Paleo Banana Bread Recipe

April 27, 2016

Vegan, gluten-free, vegetarian, omnivore, Paleo. It doesn’t matter what your dietary preference is—fresh-from-the-oven banana bread is always straight up irresistible.

But with a lot of diets, classic banana bread is out of the question. Most recipes call for white flour, granulated sugar and brown sugar, full-fat butter, and of course, bananas (which are pretty high in fructose themselves).

Overall, baked goods aren’t exactly teeming with nutrients. The biggest problem with cookies, cakes, and breads when you’re trying to eat healthier is that they’re full of empty calories.

Take sugar, for example. Cook’s Illustrated has a test kitchen–approved recipe for banana bread that calls for three-quarters of a cup of brown sugar to be folded into the batter—that’s equal to 600 calories of pure carbohydrates. There are no proteins, essential fats, vitamins or minerals, or fiber in sugar, so it’s processed very quickly by the body. This causes blood glucose and insulin levels to spike, and then immediately drop as the body plays catch up (also known as a “sugar rush”).

Over time, excess sugar consumption can lead to insulin resistance, which leads to metabolic syndrome, obesity, heart disease, and even Type 2 diabetes. At the end of the day, sugar contains a lot of calories that are used purely for energy, but lacking a lot of the necessary nutrients we need to stay healthy.

The same could certainly be said for other popular baking ingredients like processed white flour and artificial flavors and sweeteners—they’re high in calories, but relatively low in nutrition. And if you’re trying to lose weight or live a healthier lifestyle, that’s the exact opposite of what you want. But eating better doesn’t mean eschewing all your traditional favorite foods. It might involve a little more research and recipe testing, but it’s possible to have your banana bread and eat it, too.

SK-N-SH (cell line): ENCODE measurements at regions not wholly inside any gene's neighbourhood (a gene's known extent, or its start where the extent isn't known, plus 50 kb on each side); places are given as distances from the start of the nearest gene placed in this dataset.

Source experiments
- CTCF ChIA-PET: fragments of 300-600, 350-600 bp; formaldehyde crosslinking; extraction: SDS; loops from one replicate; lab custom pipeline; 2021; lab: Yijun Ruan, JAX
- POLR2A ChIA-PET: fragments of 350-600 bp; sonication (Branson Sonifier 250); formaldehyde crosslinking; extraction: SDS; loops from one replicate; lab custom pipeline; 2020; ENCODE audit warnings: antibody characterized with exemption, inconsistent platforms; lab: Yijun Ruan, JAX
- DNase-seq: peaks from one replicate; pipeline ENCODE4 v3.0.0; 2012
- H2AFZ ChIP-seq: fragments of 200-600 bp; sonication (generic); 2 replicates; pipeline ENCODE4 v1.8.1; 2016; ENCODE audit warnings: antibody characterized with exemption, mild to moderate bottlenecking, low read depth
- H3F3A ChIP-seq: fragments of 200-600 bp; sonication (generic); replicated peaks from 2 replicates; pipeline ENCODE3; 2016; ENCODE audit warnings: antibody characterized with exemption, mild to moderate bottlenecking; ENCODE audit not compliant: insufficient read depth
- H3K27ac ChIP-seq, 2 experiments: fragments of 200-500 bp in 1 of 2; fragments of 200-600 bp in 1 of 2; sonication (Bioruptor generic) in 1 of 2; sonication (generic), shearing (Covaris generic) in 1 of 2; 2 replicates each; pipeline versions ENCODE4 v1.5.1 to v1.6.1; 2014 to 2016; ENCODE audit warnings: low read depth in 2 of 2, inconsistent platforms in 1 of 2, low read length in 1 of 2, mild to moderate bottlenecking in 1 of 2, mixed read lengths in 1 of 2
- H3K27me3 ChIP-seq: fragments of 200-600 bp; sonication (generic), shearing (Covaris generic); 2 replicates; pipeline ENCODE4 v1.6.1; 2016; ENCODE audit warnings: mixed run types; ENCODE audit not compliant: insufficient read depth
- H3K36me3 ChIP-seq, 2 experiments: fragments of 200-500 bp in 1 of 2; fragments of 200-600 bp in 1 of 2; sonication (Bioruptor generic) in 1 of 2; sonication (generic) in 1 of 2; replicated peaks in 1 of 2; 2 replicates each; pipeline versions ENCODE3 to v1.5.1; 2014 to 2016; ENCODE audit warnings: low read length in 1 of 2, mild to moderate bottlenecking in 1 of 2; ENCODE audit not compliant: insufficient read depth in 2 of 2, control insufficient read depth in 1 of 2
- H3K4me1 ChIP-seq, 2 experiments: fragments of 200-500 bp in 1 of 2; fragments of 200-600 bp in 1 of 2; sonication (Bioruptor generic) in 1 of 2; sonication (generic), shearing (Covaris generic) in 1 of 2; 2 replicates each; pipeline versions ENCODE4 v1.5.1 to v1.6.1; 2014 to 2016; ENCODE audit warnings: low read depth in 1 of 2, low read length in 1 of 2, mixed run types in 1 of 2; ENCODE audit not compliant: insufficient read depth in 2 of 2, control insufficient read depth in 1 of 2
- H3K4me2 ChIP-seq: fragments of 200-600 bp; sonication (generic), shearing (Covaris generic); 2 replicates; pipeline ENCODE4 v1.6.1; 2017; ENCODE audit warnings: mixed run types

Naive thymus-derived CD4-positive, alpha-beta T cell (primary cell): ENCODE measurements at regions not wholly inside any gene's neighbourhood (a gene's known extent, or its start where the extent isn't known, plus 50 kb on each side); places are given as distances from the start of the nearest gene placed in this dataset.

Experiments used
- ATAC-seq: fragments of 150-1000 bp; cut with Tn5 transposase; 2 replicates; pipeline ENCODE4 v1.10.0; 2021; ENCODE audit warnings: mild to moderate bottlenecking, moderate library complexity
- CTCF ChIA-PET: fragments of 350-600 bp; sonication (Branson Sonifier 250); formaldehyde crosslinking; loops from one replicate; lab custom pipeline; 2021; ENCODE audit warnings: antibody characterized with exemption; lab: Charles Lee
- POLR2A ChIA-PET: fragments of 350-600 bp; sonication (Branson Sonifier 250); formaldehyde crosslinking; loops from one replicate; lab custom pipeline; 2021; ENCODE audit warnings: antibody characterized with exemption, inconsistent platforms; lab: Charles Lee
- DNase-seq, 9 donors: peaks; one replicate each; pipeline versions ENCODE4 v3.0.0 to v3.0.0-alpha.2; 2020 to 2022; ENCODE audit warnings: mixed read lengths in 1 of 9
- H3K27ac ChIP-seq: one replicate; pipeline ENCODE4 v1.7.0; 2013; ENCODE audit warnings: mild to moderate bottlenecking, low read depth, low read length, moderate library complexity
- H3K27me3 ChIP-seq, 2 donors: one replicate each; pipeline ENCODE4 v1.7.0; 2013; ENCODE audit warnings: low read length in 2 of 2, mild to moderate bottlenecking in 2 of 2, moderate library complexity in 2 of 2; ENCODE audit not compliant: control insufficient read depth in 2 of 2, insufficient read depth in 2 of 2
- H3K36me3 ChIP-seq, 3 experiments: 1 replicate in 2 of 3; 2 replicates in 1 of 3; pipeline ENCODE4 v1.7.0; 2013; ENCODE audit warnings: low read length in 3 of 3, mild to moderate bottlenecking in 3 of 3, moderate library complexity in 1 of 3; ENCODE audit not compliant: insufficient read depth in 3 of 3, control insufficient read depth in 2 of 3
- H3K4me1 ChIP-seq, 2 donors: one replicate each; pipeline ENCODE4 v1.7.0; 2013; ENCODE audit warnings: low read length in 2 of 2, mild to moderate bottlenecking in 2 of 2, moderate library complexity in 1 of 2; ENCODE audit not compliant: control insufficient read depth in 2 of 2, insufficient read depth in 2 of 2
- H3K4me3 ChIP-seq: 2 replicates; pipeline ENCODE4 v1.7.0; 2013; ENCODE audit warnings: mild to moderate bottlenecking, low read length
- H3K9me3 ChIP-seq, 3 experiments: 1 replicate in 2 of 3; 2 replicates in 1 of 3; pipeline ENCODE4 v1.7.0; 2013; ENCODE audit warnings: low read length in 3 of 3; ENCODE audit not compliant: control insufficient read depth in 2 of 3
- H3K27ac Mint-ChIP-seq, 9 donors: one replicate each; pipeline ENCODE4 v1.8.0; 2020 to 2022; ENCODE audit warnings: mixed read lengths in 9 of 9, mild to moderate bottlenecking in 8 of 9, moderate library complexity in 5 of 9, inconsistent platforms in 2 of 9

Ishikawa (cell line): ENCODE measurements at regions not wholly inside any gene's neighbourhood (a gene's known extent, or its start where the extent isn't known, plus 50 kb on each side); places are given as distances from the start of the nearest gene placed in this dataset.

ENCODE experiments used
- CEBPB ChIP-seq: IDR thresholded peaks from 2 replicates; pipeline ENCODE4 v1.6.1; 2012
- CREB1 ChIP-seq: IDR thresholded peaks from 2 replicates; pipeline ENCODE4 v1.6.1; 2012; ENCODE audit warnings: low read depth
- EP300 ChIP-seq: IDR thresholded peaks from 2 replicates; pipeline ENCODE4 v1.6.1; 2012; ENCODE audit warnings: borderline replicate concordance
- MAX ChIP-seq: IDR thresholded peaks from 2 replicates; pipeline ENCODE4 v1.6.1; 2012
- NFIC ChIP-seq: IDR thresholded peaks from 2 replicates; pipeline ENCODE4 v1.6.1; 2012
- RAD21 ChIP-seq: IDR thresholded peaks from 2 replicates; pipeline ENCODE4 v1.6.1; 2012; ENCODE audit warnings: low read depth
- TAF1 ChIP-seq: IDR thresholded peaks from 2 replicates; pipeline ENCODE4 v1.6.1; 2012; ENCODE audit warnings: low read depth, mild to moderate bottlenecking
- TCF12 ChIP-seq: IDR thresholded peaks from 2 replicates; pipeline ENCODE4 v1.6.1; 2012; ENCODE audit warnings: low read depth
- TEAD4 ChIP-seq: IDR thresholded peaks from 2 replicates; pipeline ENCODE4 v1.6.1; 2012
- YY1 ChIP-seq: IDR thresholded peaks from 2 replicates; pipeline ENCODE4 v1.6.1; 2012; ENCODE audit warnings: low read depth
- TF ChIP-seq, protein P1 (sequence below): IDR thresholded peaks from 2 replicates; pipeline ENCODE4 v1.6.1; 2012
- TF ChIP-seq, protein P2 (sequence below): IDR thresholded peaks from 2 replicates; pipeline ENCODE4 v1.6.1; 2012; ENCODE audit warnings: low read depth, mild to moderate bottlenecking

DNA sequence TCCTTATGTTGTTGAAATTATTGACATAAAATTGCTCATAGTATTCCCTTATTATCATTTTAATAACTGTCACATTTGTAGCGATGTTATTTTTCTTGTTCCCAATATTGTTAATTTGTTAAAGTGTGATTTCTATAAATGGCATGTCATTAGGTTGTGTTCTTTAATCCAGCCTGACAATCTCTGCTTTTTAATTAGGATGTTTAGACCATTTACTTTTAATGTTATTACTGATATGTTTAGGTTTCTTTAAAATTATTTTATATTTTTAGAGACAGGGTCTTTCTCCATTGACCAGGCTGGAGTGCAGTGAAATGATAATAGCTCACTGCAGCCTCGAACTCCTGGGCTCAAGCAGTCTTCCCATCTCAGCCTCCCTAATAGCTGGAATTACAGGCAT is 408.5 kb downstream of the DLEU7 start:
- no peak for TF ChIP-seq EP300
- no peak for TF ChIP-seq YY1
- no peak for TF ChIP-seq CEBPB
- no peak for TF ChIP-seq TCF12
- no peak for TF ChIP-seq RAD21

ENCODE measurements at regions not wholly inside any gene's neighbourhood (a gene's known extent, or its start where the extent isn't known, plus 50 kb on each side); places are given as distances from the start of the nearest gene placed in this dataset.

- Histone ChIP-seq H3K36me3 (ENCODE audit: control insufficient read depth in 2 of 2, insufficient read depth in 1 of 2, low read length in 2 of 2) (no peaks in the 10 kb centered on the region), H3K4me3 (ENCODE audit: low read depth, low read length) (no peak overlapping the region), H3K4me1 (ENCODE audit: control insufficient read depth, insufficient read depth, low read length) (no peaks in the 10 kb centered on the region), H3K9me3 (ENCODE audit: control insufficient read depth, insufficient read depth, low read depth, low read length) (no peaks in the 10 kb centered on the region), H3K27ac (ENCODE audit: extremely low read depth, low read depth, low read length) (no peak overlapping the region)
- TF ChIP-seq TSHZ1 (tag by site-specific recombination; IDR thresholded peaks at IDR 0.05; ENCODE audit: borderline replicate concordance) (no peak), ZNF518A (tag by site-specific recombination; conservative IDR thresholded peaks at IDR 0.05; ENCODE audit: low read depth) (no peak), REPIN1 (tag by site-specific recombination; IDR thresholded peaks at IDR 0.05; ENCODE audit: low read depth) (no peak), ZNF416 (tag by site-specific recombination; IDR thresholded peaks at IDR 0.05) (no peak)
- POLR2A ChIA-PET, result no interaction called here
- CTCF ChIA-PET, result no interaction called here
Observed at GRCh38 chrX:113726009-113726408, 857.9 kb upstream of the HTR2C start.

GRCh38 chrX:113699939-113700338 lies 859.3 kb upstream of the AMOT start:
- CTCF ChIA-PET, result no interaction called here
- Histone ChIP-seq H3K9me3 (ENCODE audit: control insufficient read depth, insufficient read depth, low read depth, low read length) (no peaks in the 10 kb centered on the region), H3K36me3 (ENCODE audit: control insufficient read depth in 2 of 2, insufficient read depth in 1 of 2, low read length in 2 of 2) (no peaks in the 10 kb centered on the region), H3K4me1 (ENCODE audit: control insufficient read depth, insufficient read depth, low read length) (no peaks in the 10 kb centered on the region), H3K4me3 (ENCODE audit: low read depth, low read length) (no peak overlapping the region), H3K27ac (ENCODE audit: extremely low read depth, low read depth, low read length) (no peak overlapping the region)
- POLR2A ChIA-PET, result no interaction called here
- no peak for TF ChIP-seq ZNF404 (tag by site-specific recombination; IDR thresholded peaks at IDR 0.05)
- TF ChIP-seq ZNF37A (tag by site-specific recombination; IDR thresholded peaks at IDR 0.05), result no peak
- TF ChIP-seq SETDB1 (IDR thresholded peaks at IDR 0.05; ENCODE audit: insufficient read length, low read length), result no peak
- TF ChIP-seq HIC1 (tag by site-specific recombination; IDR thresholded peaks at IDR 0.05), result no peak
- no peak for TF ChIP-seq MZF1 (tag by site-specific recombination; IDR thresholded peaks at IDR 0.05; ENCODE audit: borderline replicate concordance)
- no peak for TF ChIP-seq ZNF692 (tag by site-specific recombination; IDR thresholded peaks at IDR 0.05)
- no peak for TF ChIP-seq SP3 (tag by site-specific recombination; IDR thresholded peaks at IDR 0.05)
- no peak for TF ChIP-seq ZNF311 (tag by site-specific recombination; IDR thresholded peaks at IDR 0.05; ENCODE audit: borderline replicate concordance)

Here, we break down all the ingredients that you should swap in for a Paleo-friendly banana bread and unveil the perfect caveman-inspired recipe at the end.

Trade out: all-purpose flour

Swap in: coconut flour, almond flour, hazelnut meal, quinoa flour

Because the Paleo diet requires that you abstain from grains—check out this list if you need a refresher on Paleo-approved foods—basic all-purpose flour is out. But you don’t want that stuff, anyway. Most conventional flours are bleached white with chemicals. And during the refining process, in which the flour is ground down to the powdery substance that most home bakers are familiar with, beneficial unsaturated fatty acids are destroyed. That leaves processed flour pretty depleted of any nutrients.